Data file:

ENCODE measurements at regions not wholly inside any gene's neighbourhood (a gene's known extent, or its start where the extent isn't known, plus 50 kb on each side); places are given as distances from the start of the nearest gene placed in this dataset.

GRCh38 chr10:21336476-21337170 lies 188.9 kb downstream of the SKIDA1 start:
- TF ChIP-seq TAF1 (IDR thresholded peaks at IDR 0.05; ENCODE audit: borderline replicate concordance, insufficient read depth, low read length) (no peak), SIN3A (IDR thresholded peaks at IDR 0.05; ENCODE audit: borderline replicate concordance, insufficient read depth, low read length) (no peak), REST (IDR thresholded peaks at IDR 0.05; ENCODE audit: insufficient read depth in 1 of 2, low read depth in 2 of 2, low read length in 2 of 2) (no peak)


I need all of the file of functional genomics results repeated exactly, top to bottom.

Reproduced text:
ENCODE measurements at regions not wholly inside any gene's neighbourhood (a gene's known extent, or its start where the extent isn't known, plus 50 kb on each side); places are given as distances from the start of the nearest gene placed in this dataset.

GRCh38 chr10:21336476-21337170 lies 188.9 kb downstream of the SKIDA1 start:
- TF ChIP-seq TAF1 (IDR thresholded peaks at IDR 0.05; ENCODE audit: borderline replicate concordance, insufficient read depth, low read length) (no peak), SIN3A (IDR thresholded peaks at IDR 0.05; ENCODE audit: borderline replicate concordance, insufficient read depth, low read length) (no peak), REST (IDR thresholded peaks at IDR 0.05; ENCODE audit: insufficient read depth in 1 of 2, low read depth in 2 of 2, low read length in 2 of 2) (no peak)